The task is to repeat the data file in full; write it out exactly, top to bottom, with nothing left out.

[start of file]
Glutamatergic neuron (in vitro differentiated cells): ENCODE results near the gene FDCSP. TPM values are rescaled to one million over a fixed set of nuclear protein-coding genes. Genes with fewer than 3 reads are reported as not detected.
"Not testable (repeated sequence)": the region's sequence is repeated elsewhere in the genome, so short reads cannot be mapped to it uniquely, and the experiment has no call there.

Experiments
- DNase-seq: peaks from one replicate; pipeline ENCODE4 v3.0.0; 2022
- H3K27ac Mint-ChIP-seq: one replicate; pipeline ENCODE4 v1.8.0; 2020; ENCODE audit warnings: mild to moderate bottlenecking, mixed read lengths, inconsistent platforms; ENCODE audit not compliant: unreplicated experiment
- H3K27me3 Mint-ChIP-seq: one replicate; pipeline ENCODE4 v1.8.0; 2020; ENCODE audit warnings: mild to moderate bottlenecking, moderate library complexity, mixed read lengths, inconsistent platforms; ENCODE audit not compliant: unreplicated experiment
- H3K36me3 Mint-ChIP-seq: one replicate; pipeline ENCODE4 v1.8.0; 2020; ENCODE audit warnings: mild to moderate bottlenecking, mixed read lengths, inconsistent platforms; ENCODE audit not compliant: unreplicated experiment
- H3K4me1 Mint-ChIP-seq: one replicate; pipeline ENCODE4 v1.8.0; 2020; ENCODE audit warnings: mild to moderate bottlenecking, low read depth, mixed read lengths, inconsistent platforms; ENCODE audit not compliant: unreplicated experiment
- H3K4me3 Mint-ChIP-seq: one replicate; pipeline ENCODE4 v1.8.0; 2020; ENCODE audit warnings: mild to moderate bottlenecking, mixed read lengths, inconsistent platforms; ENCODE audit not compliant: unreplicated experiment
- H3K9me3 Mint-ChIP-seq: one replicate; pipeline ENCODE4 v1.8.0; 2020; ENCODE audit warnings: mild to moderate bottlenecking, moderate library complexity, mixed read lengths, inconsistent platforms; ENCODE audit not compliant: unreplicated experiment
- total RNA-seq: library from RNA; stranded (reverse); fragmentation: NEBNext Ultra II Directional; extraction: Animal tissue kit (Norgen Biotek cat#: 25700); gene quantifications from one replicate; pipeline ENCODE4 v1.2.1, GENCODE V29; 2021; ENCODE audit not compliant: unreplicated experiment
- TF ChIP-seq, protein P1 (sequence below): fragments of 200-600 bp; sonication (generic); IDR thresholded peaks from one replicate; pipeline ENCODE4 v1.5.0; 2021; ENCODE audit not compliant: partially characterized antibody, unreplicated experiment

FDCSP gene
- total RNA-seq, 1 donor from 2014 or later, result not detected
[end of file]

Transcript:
Glutamatergic neuron (in vitro differentiated cells): ENCODE results near the gene FDCSP. TPM values are rescaled to one million over a fixed set of nuclear protein-coding genes. Genes with fewer than 3 reads are reported as not detected.
"Not testable (repeated sequence)": the region's sequence is repeated elsewhere in the genome, so short reads cannot be mapped to it uniquely, and the experiment has no call there.

Experiments
- DNase-seq: peaks from one replicate; pipeline ENCODE4 v3.0.0; 2022
- H3K27ac Mint-ChIP-seq: one replicate; pipeline ENCODE4 v1.8.0; 2020; ENCODE audit warnings: mild to moderate bottlenecking, mixed read lengths, inconsistent platforms; ENCODE audit not compliant: unreplicated experiment
- H3K27me3 Mint-ChIP-seq: one replicate; pipeline ENCODE4 v1.8.0; 2020; ENCODE audit warnings: mild to moderate bottlenecking, moderate library complexity, mixed read lengths, inconsistent platforms; ENCODE audit not compliant: unreplicated experiment
- H3K36me3 Mint-ChIP-seq: one replicate; pipeline ENCODE4 v1.8.0; 2020; ENCODE audit warnings: mild to moderate bottlenecking, mixed read lengths, inconsistent platforms; ENCODE audit not compliant: unreplicated experiment
- H3K4me1 Mint-ChIP-seq: one replicate; pipeline ENCODE4 v1.8.0; 2020; ENCODE audit warnings: mild to moderate bottlenecking, low read depth, mixed read lengths, inconsistent platforms; ENCODE audit not compliant: unreplicated experiment
- H3K4me3 Mint-ChIP-seq: one replicate; pipeline ENCODE4 v1.8.0; 2020; ENCODE audit warnings: mild to moderate bottlenecking, mixed read lengths, inconsistent platforms; ENCODE audit not compliant: unreplicated experiment
- H3K9me3 Mint-ChIP-seq: one replicate; pipeline ENCODE4 v1.8.0; 2020; ENCODE audit warnings: mild to moderate bottlenecking, moderate library complexity, mixed read lengths, inconsistent platforms; ENCODE audit not compliant: unreplicated experiment
- total RNA-seq: library from RNA; stranded (reverse); fragmentation: NEBNext Ultra II Directional; extraction: Animal tissue kit (Norgen Biotek cat#: 25700); gene quantifications from one replicate; pipeline ENCODE4 v1.2.1, GENCODE V29; 2021; ENCODE audit not compliant: unreplicated experiment
- TF ChIP-seq, protein P1 (sequence below): fragments of 200-600 bp; sonication (generic); IDR thresholded peaks from one replicate; pipeline ENCODE4 v1.5.0; 2021; ENCODE audit not compliant: partially characterized antibody, unreplicated experiment

FDCSP gene
- total RNA-seq, 1 donor from 2014 or later, result not detected